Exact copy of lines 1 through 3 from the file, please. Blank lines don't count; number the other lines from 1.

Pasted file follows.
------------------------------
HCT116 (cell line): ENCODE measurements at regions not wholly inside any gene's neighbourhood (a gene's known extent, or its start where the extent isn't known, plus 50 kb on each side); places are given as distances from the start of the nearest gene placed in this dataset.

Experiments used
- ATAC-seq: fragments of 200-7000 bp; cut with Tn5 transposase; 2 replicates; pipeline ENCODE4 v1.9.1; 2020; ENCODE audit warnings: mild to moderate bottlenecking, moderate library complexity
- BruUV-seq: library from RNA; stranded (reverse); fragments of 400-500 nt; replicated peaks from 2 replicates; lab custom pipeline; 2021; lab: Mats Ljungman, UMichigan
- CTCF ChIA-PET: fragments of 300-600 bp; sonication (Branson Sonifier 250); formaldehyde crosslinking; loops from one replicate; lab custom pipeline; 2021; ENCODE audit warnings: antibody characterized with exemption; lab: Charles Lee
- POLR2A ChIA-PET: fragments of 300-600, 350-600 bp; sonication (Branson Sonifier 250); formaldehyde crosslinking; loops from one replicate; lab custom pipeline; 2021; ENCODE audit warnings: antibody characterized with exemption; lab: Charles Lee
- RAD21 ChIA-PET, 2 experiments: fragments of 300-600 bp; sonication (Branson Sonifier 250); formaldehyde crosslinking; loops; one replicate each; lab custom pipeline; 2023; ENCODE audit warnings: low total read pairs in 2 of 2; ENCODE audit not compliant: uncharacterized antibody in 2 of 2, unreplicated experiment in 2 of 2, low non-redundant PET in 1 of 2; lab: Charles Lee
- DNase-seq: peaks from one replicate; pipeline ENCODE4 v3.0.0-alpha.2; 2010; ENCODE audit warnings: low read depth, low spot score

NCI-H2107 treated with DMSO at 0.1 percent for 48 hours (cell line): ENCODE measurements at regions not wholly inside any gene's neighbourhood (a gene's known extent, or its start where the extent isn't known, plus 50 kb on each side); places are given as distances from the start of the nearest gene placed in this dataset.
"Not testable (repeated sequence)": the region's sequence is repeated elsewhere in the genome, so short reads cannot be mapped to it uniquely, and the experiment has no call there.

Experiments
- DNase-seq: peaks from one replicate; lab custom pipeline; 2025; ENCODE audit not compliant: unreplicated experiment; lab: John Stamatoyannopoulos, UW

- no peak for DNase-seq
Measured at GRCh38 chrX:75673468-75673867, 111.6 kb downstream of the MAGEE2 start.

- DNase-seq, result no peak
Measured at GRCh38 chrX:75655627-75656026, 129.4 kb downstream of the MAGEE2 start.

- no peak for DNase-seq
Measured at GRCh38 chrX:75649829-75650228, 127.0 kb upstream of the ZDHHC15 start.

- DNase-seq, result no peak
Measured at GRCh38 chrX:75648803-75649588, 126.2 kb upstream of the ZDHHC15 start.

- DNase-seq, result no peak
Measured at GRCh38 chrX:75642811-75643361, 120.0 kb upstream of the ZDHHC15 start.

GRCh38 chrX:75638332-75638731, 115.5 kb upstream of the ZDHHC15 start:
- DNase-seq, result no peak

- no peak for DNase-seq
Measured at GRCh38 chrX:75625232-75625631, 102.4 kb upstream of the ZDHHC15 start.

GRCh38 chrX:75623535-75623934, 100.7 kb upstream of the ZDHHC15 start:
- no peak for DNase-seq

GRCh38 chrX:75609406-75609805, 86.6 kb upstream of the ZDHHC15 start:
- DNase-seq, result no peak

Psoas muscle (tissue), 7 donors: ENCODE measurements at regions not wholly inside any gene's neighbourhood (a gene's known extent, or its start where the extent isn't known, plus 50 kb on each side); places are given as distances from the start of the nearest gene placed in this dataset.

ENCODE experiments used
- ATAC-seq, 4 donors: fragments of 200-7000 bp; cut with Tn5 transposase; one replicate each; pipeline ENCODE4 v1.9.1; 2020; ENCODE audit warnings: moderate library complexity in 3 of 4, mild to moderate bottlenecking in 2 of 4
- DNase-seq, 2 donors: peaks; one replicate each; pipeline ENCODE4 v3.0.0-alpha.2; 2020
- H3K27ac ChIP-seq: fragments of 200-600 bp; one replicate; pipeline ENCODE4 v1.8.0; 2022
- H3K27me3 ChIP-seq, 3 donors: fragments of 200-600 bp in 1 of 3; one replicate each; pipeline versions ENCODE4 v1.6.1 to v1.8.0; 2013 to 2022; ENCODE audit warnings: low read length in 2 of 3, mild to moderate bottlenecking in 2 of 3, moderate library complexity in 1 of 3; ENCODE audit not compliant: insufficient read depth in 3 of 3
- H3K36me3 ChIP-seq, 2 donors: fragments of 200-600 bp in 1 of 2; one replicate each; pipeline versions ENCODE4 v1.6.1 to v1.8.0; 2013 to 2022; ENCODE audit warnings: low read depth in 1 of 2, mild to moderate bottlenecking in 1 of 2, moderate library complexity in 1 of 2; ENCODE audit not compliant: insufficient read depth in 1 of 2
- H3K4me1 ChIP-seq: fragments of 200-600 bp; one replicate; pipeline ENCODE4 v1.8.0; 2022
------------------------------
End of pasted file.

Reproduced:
HCT116 (cell line): ENCODE measurements at regions not wholly inside any gene's neighbourhood (a gene's known extent, or its start where the extent isn't known, plus 50 kb on each side); places are given as distances from the start of the nearest gene placed in this dataset.

Experiments used
- ATAC-seq: fragments of 200-7000 bp; cut with Tn5 transposase; 2 replicates; pipeline ENCODE4 v1.9.1; 2020; ENCODE audit warnings: mild to moderate bottlenecking, moderate library complexity